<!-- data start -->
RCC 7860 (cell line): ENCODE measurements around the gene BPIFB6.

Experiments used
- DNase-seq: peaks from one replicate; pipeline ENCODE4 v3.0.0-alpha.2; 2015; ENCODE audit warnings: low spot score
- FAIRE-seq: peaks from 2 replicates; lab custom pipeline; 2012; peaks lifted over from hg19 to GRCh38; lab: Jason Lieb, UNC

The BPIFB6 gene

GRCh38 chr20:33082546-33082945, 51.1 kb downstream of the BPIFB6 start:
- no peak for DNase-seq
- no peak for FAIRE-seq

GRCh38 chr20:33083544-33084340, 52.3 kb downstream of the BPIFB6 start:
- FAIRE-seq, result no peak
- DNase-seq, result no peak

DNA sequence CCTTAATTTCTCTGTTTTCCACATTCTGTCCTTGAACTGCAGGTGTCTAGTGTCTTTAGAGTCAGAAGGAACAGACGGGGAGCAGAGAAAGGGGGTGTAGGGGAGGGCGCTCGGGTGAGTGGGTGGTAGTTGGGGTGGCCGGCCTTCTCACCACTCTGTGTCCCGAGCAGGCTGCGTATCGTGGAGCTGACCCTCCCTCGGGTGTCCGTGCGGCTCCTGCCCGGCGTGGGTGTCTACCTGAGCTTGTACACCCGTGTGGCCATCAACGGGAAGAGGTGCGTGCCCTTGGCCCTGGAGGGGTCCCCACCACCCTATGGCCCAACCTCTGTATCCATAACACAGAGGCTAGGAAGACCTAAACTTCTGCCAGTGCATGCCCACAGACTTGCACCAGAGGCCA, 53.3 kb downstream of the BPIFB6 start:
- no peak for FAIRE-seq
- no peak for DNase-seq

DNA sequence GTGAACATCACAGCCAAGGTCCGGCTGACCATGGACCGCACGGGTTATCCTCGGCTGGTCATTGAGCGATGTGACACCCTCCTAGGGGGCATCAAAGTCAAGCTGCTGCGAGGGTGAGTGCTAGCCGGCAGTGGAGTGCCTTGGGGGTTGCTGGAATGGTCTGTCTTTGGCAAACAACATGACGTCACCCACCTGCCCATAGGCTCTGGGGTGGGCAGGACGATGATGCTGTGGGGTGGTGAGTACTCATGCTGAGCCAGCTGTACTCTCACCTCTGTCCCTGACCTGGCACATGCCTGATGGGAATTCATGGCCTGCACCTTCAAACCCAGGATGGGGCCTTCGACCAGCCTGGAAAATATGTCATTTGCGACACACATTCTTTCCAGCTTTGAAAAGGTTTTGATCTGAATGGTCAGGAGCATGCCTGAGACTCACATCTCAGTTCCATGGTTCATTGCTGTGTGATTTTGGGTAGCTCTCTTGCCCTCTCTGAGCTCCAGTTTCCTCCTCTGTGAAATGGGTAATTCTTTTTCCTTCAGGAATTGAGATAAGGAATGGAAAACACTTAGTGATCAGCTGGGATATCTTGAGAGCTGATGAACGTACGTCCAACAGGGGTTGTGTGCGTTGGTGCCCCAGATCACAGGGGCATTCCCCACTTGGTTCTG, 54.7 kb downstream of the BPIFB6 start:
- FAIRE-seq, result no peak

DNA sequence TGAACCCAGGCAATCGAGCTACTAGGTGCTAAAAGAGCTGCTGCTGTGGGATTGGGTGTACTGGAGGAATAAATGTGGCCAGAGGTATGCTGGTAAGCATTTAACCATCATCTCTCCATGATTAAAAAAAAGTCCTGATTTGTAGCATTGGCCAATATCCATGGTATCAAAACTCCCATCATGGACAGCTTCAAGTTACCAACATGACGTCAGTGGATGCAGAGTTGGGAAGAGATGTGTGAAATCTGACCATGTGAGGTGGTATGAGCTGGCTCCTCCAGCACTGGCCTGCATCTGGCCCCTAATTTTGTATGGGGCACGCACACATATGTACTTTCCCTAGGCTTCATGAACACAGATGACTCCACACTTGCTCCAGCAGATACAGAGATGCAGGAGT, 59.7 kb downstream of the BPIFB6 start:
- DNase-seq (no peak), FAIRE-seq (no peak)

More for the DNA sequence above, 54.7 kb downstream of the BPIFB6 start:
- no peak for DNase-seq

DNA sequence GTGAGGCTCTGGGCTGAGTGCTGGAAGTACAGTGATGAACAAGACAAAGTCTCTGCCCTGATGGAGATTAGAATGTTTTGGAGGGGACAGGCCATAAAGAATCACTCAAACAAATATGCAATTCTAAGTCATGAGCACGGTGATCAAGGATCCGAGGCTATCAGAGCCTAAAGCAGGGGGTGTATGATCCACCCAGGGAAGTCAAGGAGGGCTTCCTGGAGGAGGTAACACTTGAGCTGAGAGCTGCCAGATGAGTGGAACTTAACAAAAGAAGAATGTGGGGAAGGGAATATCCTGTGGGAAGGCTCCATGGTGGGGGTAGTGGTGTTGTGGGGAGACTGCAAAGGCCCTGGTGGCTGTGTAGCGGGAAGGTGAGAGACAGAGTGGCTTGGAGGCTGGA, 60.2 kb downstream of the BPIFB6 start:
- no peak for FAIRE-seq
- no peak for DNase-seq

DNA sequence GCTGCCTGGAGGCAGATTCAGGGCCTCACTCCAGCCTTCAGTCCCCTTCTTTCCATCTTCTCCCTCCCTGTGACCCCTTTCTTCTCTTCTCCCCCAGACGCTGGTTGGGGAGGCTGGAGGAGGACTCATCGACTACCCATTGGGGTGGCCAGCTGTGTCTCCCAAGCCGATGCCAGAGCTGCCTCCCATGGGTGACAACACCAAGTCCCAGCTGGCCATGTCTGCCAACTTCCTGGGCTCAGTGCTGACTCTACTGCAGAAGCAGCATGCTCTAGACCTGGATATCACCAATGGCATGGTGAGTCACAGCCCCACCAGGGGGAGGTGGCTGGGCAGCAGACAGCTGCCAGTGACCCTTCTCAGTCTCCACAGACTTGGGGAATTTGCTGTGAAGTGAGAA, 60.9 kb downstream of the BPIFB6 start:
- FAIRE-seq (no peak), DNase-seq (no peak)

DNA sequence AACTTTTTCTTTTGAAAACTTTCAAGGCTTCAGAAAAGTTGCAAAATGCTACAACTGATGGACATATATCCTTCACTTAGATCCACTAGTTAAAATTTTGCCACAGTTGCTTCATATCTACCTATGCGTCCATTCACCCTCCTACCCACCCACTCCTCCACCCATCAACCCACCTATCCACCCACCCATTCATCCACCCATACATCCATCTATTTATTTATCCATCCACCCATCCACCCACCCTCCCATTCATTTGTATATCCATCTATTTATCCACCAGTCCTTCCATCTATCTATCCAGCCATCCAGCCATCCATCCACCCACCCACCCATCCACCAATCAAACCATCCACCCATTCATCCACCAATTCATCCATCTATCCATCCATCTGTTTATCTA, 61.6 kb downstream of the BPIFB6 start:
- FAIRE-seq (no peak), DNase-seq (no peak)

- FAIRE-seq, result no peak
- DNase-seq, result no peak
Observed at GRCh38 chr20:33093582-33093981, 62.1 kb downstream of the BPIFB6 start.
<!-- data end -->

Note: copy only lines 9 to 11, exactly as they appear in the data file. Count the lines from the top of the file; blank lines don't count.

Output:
GRCh38 chr20:33083544-33084340, 52.3 kb downstream of the BPIFB6 start:
- FAIRE-seq, result no peak
- DNase-seq, result no peak